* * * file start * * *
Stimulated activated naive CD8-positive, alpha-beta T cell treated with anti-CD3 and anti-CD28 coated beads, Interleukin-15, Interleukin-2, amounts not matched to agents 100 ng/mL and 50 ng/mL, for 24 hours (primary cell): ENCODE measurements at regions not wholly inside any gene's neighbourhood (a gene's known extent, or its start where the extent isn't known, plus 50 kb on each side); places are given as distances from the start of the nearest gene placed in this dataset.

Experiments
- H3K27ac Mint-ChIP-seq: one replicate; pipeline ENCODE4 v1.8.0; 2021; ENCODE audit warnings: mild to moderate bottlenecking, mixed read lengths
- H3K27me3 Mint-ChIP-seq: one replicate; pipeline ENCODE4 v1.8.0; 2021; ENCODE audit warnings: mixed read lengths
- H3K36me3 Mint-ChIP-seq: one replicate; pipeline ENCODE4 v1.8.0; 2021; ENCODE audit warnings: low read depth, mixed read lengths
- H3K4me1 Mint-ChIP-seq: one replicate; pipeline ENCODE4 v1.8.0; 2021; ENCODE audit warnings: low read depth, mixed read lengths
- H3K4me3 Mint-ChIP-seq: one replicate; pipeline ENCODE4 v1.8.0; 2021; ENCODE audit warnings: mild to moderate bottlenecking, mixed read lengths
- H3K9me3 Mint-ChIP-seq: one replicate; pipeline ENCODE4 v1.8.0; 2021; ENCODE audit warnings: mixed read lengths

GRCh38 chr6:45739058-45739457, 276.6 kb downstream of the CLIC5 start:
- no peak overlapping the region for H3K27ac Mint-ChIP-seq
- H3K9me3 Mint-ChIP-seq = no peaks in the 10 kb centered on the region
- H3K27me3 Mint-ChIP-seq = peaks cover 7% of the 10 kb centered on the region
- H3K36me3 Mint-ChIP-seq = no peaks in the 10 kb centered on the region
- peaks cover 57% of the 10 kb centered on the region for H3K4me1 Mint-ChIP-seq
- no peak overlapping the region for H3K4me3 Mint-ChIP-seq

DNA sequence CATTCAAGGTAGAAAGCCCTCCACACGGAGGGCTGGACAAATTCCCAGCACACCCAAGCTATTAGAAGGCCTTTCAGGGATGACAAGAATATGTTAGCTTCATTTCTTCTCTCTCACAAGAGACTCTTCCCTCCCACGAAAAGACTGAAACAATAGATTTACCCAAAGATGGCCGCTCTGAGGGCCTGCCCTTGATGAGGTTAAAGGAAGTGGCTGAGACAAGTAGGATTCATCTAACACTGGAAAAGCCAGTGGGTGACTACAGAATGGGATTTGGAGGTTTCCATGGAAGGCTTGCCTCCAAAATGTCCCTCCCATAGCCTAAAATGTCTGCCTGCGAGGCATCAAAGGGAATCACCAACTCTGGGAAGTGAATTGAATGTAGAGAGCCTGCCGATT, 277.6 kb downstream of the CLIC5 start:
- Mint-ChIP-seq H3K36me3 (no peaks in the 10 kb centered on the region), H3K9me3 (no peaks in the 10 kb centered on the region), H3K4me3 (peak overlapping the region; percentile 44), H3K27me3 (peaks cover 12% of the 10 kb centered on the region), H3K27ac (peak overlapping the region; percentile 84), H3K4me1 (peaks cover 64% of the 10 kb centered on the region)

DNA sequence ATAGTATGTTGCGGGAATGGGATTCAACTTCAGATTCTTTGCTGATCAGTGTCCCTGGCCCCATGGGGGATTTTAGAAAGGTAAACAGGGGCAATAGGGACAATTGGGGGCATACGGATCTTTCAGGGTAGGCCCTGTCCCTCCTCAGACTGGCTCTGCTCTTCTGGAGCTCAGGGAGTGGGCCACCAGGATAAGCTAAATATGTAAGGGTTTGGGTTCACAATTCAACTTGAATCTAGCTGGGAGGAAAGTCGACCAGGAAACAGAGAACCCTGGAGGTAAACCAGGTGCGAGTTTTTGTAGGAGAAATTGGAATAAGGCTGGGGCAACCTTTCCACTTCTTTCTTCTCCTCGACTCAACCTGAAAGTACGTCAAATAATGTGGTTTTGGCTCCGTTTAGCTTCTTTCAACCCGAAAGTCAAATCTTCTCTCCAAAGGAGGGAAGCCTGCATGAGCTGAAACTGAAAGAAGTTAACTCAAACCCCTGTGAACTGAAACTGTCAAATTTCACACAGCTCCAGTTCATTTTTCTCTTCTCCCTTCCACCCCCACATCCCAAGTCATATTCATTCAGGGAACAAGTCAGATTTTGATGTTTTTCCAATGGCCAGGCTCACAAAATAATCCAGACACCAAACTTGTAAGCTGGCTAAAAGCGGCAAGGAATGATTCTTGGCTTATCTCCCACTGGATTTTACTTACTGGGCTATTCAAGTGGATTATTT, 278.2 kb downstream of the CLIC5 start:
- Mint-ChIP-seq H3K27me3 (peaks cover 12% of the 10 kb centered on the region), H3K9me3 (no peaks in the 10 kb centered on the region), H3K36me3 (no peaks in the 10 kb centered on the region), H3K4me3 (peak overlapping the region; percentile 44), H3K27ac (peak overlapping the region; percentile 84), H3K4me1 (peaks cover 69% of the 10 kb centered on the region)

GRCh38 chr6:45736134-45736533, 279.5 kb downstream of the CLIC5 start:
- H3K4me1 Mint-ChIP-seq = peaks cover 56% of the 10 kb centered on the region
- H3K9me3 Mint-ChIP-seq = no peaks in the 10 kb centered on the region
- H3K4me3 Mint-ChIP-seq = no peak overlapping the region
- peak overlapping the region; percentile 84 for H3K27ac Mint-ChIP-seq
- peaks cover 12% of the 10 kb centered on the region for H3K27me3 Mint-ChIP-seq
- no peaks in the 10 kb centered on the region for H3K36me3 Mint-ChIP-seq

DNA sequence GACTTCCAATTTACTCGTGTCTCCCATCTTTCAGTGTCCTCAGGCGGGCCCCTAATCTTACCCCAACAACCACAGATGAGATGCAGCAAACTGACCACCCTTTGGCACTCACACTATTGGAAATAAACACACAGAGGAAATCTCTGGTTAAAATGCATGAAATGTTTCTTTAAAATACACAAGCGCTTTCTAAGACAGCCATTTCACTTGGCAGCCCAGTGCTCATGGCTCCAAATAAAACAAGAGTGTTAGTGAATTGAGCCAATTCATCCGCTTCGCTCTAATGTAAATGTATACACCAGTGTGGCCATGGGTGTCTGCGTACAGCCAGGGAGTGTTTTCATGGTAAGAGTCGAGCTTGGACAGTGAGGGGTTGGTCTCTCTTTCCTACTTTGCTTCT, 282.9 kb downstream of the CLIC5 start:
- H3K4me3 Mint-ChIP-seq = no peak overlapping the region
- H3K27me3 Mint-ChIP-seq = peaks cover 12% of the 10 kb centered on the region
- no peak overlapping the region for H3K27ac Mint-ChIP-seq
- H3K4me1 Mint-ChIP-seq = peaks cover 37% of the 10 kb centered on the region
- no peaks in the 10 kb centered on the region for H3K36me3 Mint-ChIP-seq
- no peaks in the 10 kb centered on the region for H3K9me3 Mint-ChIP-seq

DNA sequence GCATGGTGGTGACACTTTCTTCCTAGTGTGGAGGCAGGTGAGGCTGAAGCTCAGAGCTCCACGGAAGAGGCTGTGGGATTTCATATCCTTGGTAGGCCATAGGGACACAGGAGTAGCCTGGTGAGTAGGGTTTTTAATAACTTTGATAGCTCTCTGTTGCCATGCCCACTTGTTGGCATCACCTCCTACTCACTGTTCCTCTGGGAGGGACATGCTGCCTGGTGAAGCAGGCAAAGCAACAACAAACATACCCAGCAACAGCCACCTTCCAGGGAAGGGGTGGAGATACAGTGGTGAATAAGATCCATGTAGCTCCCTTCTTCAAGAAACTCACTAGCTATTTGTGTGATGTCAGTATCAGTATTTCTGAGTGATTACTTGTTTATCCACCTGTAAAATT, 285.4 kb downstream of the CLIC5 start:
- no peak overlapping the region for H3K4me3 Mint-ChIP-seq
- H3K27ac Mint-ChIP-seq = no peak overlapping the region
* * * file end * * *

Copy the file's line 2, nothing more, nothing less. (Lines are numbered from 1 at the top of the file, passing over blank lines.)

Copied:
Experiments